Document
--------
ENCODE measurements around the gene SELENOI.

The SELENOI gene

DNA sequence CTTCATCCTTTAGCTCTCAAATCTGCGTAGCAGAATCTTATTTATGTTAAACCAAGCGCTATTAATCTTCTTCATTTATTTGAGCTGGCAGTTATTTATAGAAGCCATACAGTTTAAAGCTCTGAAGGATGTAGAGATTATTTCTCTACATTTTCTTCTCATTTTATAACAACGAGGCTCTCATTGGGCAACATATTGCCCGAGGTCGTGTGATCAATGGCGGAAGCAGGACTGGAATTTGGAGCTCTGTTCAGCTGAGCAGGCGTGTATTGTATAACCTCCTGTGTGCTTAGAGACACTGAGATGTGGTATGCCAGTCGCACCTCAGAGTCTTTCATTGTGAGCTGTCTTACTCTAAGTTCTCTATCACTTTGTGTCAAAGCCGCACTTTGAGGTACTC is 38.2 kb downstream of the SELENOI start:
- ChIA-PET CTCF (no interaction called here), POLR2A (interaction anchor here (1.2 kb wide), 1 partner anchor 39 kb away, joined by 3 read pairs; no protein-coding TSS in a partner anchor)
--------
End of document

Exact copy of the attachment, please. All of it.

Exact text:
ENCODE measurements around the gene SELENOI.

The SELENOI gene

DNA sequence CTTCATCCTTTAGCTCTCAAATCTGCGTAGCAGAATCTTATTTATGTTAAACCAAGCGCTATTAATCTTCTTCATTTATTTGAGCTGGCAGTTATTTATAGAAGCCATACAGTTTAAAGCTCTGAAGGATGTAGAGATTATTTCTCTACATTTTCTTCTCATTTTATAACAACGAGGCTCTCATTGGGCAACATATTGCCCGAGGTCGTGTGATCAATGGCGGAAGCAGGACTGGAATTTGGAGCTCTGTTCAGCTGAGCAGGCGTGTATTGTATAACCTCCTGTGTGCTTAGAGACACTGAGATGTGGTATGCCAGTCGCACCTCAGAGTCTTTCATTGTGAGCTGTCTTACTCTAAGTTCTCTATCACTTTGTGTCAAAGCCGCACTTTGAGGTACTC is 38.2 kb downstream of the SELENOI start:
- ChIA-PET CTCF (no interaction called here), POLR2A (interaction anchor here (1.2 kb wide), 1 partner anchor 39 kb away, joined by 3 read pairs; no protein-coding TSS in a partner anchor)